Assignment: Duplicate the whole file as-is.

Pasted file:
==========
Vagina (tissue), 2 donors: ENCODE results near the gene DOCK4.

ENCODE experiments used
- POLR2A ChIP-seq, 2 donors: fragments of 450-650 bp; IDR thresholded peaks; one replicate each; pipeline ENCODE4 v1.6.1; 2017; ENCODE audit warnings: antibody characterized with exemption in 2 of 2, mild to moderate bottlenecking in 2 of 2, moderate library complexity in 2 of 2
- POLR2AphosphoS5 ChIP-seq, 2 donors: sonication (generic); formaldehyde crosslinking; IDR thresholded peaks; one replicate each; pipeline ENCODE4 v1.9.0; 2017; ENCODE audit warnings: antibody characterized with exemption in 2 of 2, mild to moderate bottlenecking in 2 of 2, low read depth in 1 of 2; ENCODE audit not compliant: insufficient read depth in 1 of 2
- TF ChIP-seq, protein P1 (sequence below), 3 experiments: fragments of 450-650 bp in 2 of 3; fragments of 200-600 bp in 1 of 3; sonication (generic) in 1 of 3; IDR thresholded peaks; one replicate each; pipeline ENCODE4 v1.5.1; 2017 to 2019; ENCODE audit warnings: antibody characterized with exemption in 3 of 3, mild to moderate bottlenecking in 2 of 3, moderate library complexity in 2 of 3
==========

Vagina (tissue), 2 donors: ENCODE results near the gene DOCK4.

ENCODE experiments used
- POLR2A ChIP-seq, 2 donors: fragments of 450-650 bp; IDR thresholded peaks; one replicate each; pipeline ENCODE4 v1.6.1; 2017; ENCODE audit warnings: antibody characterized with exemption in 2 of 2, mild to moderate bottlenecking in 2 of 2, moderate library complexity in 2 of 2
- POLR2AphosphoS5 ChIP-seq, 2 donors: sonication (generic); formaldehyde crosslinking; IDR thresholded peaks; one replicate each; pipeline ENCODE4 v1.9.0; 2017; ENCODE audit warnings: antibody characterized with exemption in 2 of 2, mild to moderate bottlenecking in 2 of 2, low read depth in 1 of 2; ENCODE audit not compliant: insufficient read depth in 1 of 2
- TF ChIP-seq, protein P1 (sequence below), 3 experiments: fragments of 450-650 bp in 2 of 3; fragments of 200-600 bp in 1 of 3; sonication (generic) in 1 of 3; IDR thresholded peaks; one replicate each; pipeline ENCODE4 v1.5.1; 2017 to 2019; ENCODE audit warnings: antibody characterized with exemption in 3 of 3, mild to moderate bottlenecking in 2 of 3, moderate library complexity in 2 of 3